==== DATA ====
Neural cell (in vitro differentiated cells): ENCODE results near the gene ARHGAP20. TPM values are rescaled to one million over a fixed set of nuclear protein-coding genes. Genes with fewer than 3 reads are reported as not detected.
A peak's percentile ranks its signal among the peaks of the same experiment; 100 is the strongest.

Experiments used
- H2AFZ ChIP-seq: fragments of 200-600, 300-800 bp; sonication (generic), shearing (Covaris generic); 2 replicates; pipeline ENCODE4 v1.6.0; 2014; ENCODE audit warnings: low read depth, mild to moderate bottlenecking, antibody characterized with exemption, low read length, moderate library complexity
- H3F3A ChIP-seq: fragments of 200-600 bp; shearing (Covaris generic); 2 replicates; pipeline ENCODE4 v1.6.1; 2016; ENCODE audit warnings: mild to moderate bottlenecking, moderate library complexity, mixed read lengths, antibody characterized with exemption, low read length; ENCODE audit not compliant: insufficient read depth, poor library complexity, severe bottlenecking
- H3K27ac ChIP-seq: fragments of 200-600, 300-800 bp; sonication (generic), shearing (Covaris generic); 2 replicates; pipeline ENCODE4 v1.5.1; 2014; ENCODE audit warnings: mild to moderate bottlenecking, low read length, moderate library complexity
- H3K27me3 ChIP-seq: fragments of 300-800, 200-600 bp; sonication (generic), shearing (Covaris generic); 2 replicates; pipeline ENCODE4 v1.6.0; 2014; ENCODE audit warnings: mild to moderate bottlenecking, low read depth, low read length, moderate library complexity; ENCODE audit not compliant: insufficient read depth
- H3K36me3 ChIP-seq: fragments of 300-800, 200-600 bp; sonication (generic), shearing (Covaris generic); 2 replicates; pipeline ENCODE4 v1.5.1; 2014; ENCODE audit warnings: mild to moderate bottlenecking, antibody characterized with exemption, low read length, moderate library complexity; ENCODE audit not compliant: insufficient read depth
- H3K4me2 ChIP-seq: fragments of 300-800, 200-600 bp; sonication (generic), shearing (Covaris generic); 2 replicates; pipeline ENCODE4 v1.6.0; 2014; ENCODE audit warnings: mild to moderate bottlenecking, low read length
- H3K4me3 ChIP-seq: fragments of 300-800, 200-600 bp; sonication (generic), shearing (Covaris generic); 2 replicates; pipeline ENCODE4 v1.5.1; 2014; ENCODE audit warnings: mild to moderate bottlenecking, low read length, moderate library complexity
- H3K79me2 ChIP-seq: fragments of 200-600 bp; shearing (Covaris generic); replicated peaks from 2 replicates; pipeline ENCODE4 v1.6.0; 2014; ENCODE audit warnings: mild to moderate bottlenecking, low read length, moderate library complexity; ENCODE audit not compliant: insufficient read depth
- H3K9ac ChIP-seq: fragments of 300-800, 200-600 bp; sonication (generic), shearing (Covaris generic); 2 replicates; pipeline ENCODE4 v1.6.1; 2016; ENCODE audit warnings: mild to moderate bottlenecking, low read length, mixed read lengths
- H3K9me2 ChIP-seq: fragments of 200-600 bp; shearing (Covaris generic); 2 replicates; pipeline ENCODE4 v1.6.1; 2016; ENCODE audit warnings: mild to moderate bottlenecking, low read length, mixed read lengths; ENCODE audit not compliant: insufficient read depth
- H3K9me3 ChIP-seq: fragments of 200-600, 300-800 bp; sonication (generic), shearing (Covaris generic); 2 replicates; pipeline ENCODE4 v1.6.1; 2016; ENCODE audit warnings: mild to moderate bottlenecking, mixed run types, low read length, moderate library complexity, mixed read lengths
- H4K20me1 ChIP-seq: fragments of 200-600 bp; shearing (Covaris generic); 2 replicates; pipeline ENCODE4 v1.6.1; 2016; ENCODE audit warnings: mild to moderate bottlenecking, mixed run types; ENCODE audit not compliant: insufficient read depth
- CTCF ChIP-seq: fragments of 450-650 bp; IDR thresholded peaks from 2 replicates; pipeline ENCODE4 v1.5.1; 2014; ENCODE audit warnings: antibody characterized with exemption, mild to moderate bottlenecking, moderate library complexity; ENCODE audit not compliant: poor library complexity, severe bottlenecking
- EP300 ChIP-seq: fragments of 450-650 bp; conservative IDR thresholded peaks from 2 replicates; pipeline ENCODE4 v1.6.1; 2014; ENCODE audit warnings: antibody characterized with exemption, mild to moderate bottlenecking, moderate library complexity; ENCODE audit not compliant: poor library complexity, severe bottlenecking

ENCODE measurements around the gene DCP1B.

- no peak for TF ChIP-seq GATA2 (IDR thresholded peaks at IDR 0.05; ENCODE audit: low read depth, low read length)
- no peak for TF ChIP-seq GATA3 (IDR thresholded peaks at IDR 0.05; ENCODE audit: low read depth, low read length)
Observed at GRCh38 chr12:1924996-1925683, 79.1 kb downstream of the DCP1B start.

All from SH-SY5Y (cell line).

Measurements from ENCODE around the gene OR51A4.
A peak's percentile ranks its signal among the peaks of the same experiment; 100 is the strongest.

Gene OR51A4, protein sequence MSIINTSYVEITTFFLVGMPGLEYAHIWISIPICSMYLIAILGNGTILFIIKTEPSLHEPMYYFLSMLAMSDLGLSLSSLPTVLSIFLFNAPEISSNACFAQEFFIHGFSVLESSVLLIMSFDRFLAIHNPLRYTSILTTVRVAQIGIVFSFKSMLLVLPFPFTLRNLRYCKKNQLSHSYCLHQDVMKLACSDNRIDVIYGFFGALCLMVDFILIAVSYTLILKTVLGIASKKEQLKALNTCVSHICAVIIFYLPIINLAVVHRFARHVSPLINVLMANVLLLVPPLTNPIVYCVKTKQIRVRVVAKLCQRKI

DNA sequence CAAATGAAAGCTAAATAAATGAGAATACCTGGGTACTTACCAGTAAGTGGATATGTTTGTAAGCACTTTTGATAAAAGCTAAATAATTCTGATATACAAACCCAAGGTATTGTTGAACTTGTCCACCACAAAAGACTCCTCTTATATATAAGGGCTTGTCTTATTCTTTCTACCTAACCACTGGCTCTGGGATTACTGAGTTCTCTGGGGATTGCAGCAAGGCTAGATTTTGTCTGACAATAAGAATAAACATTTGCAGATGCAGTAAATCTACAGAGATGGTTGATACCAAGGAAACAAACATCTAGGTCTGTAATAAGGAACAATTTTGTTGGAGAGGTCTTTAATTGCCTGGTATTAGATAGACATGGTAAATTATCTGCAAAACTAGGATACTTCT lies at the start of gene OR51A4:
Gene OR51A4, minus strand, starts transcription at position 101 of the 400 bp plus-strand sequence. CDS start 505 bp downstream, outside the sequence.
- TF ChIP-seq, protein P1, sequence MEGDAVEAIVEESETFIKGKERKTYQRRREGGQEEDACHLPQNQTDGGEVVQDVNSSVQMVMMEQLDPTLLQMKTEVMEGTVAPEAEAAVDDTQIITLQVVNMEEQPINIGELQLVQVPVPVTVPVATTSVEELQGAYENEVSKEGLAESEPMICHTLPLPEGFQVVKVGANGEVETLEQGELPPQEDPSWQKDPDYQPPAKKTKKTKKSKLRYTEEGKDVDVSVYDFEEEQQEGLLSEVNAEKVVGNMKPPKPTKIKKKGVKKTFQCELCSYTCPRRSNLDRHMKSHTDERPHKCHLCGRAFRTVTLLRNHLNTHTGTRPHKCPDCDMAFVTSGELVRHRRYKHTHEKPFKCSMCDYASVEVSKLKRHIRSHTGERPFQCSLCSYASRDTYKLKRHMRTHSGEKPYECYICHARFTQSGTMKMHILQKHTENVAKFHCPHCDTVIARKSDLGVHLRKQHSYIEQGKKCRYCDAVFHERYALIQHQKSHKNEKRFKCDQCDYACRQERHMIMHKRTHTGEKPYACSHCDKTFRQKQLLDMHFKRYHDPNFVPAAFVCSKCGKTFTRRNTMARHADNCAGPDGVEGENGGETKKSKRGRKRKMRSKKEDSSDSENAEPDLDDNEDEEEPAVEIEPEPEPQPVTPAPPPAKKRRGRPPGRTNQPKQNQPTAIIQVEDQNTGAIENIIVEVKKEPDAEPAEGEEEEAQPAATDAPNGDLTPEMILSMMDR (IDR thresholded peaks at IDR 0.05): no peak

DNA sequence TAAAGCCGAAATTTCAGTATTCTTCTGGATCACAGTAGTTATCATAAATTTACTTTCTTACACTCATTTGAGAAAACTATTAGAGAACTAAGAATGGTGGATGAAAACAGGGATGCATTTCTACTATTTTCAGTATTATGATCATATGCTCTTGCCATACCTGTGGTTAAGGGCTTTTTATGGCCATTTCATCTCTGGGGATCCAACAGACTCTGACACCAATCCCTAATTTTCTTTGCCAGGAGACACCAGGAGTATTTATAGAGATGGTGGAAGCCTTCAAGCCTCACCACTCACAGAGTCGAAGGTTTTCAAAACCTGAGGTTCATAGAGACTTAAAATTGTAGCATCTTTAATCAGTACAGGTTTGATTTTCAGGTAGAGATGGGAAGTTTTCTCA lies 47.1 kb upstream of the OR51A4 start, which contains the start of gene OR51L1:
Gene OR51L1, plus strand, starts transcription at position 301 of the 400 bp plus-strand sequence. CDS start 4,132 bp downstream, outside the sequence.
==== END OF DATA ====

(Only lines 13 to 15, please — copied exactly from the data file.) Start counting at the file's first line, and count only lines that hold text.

- H3K9me2 ChIP-seq: fragments of 200-600 bp; shearing (Covaris generic); 2 replicates; pipeline ENCODE4 v1.6.1; 2016; ENCODE audit warnings: mild to moderate bottlenecking, low read length, mixed read lengths; ENCODE audit not compliant: insufficient read depth
- H3K9me3 ChIP-seq: fragments of 200-600, 300-800 bp; sonication (generic), shearing (Covaris generic); 2 replicates; pipeline ENCODE4 v1.6.1; 2016; ENCODE audit warnings: mild to moderate bottlenecking, mixed run types, low read length, moderate library complexity, mixed read lengths
- H4K20me1 ChIP-seq: fragments of 200-600 bp; shearing (Covaris generic); 2 replicates; pipeline ENCODE4 v1.6.1; 2016; ENCODE audit warnings: mild to moderate bottlenecking, mixed run types; ENCODE audit not compliant: insufficient read depth